Could machine learning save this sea cow?
It’s hard to imagine this adorable sea cow getting caught in a fishing net, or losing its home to coastal development. Unfortunately that’s what’s happening to many populations of large marine mammals around the world. It’s urgent—sea cows are under threat of extinction.
Sea cows might be cute, but it turns out they’re also really hard to keep track of. And keeping accurate data on populations is critical for conservation efforts.
For decades, scientists had to spend days peering out of small planes to count populations, which was expensive and sometimes hazardous. Dr. Amanda Hodgson of Murdoch University has helped to change that, using drones to take aerial photography of the ocean. But now that they can collect aerial photos remotely, there’s a new challenge: how can they find the sea cows in 45,000 photos?
Try it yourself—look for the sea cow in this image, which you can click to get in full resolution:
Can’t find it? Hint: it’s in the middle of the lower-left quarter. Yes, that little gray smaller-than-fingernail-sized sliver. To see where it is, check out the image with the sea cow circled
Now, what if you had to do this manually on tens of thousands of images? It would really slow down research, and it wouldn’t scale to other regions and other species of sea mammals.
So Dr. Hodgson and team decided to apply a little magic: machine learning. She teamed up with Dr. Frederic Maire, a computer scientist at Queensland University of Technology. Using TensorFlow, the free open source machine learning platform that’s now been out for exactly one year, they built a detector that could learn to find sea cows in these photos automatically. (It’s a little like the image recognition that lets you search Google Photos for shots of particular dog species, or sunsets, or whatnot—but much more specialized for this scientific task.)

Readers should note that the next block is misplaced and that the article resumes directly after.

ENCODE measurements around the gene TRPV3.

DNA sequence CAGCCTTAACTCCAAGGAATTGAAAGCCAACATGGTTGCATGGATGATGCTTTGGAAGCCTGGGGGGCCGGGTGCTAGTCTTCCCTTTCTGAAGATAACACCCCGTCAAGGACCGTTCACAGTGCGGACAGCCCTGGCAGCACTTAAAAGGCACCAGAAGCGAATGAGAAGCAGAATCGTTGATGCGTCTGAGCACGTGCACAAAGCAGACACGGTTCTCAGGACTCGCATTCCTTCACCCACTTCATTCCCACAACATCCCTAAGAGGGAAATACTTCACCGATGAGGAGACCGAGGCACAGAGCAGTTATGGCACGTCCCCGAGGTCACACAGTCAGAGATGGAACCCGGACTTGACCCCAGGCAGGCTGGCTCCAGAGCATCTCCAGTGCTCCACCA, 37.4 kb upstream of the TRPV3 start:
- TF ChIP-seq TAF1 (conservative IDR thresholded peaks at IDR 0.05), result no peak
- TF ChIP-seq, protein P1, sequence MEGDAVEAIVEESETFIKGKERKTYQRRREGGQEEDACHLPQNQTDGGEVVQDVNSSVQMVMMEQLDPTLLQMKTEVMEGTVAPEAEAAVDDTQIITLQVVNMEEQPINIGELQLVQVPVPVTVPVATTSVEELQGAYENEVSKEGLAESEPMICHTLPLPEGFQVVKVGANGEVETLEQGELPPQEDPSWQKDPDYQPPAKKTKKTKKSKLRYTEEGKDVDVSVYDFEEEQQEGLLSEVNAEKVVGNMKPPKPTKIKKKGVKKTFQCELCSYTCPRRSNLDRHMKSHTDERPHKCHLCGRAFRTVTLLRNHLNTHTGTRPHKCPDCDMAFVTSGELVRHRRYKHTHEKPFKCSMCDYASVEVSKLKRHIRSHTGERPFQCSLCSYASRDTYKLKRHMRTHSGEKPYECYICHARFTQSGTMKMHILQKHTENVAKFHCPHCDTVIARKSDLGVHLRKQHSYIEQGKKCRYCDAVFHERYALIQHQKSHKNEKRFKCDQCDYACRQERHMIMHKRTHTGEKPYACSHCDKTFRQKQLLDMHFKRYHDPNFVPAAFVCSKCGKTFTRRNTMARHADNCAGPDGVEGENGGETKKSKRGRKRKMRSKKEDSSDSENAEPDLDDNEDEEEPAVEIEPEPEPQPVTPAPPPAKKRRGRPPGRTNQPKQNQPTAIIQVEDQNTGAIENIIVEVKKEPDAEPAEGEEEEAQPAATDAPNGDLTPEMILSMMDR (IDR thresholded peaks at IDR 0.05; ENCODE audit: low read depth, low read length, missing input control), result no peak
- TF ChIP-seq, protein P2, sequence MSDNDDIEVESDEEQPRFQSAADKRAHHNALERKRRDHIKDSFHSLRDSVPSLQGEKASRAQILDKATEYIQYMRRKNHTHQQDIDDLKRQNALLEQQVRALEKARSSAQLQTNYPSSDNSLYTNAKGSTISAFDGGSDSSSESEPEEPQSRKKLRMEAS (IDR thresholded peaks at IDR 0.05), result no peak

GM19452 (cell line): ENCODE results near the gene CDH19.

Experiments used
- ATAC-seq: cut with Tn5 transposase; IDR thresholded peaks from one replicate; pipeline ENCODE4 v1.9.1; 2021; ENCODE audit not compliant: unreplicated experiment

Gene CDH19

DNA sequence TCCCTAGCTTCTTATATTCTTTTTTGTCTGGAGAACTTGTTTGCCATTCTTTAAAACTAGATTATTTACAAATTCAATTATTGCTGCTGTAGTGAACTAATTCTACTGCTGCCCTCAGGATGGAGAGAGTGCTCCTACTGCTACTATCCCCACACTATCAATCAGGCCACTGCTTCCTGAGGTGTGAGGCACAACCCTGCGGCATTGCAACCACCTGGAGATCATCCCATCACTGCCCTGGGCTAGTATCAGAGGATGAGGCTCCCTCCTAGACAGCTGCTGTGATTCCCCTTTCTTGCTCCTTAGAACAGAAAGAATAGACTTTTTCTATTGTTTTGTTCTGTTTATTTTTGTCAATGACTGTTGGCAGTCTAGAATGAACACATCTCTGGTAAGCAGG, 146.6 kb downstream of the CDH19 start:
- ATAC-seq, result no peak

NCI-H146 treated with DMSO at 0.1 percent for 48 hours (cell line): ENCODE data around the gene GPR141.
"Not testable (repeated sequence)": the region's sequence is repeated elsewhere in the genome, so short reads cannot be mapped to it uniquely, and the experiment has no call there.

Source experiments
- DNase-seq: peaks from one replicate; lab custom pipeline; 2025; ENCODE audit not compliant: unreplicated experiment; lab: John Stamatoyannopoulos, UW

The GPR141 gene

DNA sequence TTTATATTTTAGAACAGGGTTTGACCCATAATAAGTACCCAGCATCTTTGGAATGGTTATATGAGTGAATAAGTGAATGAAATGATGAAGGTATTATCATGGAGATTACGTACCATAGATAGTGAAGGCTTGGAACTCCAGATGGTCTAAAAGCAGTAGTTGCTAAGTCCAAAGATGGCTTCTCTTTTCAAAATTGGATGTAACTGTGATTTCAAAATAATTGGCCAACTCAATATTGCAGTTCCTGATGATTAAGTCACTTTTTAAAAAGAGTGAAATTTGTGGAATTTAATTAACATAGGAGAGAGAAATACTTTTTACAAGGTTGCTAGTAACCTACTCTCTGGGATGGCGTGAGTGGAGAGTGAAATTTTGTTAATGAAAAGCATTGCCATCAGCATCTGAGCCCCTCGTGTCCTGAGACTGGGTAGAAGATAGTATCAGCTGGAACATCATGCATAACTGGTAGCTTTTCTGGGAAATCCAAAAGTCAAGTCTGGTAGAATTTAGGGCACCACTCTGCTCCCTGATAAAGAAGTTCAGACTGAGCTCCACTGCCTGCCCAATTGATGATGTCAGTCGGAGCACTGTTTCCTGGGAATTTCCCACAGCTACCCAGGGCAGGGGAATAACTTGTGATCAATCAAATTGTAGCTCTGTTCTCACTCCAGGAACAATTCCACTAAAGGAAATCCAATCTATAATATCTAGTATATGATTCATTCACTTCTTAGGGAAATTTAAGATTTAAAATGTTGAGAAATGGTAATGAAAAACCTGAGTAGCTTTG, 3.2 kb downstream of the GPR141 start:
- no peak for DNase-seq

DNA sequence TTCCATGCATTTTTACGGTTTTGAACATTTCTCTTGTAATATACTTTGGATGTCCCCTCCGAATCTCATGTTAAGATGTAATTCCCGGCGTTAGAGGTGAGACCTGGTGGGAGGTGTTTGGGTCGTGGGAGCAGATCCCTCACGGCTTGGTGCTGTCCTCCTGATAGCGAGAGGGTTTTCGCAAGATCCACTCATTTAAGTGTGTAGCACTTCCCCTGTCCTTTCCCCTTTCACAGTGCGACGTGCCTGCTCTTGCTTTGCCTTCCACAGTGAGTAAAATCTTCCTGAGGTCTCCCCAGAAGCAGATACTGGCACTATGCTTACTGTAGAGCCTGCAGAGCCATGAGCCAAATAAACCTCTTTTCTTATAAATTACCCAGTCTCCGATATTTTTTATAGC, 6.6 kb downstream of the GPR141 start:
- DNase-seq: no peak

The results are encouraging: an early version of their detector could find 80% of the sea cows they’d found manually in images, and they expect to improve performance over time. This suggests the approach may scale well—not only for sea cows, but for other sea mammals such as humpback whales and certain dolphins as well. Eventually if they’re able to track these threatened populations on a large scale, conservationists have a much better shot at knowing how they’re impacted by human activities, and where it’s most urgent we protect their habitats. In a small way, machine learning might help save the humble sea cow.